Read full decision: Eskenazi v. Slover
New Hampshire federal court rules that individual who helped arrange sale of a medical business could not collect a commission from the transaction because he did not hold a New Hampshire real estate license and the transaction involved the acquisition of real estate.
A consulting firm (“Finder”) for entities in the healthcare industry entered into an “finder’s agreement” (“Agreement”) with an entity (“Owner”) that owned a traumatic brain injury facility (“Business”) located in New Hampshire. The Agreement stated that the Owner would pay the Finder a finder’s fee if he found a buyer for the Business.
The Finder located an interested party (“Buyer”) for the Business. The Buyer contacted the Owner directly about its interest in the Business, and eventually purchased the entire Business- the real property, equipment, machinery, and personal property. The Finder had entered into a confidentiality agreement with the Buyer that required the Buyer to pay him a finder’s fee if the Buyer circumvented the Finder and worked with the Owner to directly purchase the Business.
The Finder filed a lawsuit against the Buyer and the Owner in California seeking payment of the finder’s fee outlined in the contracts with both parties. The case was eventually transferred to federal court in New Hampshire, and the Buyer and the Owner argued that New Hampshire’s real estate license law barred payment to the Finder because he did not hold a New Hampshire real estate licenses. The Finder argued that California law applied to this transaction and so he could collect the finder’s fee. The court considered both arguments.
The United States District Court for the District of New Hampshire determined that New Hampshire law applied to this transaction and thus the Finder could not collect a fee. The court considered which state’s law applied to the transaction. Usually, a federal court with parties from varying jurisdictions would apply the choice of law from the state where the court is located, but this lawsuit was originally filed in California and so the California choice of law rules will determine which state’s law applies to the transaction. However, California’s choice of law involving contract interpretation then requires the court to make a further examination: whether to interpret the contract under a California state statute or common-law government interest test.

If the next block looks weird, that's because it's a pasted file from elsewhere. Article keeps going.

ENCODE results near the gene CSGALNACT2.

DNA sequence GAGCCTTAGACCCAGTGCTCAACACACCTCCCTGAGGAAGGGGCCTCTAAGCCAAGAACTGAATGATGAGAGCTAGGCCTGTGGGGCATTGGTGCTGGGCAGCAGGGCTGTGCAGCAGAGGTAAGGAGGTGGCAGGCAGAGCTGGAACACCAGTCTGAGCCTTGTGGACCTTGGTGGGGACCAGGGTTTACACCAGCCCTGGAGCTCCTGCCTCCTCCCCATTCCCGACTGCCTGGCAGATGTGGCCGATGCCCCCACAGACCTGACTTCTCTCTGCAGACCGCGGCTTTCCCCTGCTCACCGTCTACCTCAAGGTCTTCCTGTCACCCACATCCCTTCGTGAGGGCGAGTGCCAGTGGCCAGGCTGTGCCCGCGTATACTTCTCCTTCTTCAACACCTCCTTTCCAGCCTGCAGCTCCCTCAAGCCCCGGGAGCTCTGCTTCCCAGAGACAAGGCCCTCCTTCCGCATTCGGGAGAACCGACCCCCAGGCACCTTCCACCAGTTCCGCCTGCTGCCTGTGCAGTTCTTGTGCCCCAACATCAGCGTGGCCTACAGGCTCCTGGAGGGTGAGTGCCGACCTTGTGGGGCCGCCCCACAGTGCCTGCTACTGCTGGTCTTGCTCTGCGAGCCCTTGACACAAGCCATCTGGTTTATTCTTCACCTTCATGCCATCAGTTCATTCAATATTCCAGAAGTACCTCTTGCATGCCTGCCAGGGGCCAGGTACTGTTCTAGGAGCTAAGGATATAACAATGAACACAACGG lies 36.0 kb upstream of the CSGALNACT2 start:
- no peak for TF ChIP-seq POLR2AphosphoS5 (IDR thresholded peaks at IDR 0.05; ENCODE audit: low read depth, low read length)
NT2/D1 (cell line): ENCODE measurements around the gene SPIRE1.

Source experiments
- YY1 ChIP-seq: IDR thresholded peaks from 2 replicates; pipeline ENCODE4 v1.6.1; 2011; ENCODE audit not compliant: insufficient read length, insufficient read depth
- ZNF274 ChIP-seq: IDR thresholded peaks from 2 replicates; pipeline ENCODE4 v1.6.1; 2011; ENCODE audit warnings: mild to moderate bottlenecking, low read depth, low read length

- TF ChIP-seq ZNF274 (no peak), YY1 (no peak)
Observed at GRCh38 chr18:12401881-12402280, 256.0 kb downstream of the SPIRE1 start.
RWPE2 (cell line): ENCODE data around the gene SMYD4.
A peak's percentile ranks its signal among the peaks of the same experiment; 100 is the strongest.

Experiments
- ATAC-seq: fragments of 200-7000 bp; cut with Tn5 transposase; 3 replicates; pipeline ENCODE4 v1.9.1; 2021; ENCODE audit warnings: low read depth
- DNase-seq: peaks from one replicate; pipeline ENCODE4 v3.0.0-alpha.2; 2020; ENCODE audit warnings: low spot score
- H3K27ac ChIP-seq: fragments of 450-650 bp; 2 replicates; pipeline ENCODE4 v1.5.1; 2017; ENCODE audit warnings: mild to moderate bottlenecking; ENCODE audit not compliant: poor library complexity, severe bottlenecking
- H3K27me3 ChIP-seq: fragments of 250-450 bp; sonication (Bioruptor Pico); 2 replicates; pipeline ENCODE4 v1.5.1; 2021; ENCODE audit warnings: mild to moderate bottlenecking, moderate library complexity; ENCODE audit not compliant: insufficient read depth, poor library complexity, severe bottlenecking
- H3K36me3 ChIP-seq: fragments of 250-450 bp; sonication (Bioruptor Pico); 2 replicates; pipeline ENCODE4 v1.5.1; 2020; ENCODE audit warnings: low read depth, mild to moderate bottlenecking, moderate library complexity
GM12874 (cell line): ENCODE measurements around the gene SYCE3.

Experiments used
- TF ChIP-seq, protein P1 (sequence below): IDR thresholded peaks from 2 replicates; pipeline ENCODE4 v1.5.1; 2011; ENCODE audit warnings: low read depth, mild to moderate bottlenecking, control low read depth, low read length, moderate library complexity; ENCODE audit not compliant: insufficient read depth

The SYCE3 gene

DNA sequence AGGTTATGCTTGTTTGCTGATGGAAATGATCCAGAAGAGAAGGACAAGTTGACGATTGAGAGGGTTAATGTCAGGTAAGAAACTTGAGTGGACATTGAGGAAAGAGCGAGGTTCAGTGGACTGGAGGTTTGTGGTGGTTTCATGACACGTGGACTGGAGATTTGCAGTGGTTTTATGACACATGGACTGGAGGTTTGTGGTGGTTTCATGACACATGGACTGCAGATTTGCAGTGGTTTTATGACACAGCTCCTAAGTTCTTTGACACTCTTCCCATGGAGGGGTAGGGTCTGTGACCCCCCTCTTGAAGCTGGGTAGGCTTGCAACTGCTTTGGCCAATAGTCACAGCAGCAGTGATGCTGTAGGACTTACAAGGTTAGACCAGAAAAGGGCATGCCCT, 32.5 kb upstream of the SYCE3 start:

The court ruled that New Hampshire law applied under either test. The California statute for interpreting contracts requires the court to use the law of the jurisdiction where the contract is to be performed. Looking at a series of factors, the court found that the fact that the Business was located in New Hampshire was the determining factor in evaluating where the contract would be performed. Under the governmental-interest test, the court must examine the law of the other jurisdiction. If that law conflicts with California law, then the court will apply the law of the state with a predominate interest in the transaction. Since the Business was located entirely in New Hampshire, the court ruled that New Hampshire had a predominate interest in the transaction and its law would apply under this test as well.
New Hampshire law barred the Finder from collecting a fee from the transaction. The state requires a real estate license to receive a fee for the conveyance of any interest in real estate and the sale of the Business included real estate. The Finder tried to argue that the transaction only tangentially involved real estate, but New Hampshire case law is clear that a license is required to receive a payment for the brokering of any interest in real estate. Thus, the court ruled that the Finder could not collect a fee and dismissed the lawsuit.
Eskenazi v. Slover, No. 17-CV-610-AJ, 2018 WL 6529180 (D.N.H. Dec. 12, 2018). [This is a citation to a Westlaw document. Westlaw is a subscription, online legal research service. If an official reporter citation should become available for this case, the citation will be updated to reflect this information.]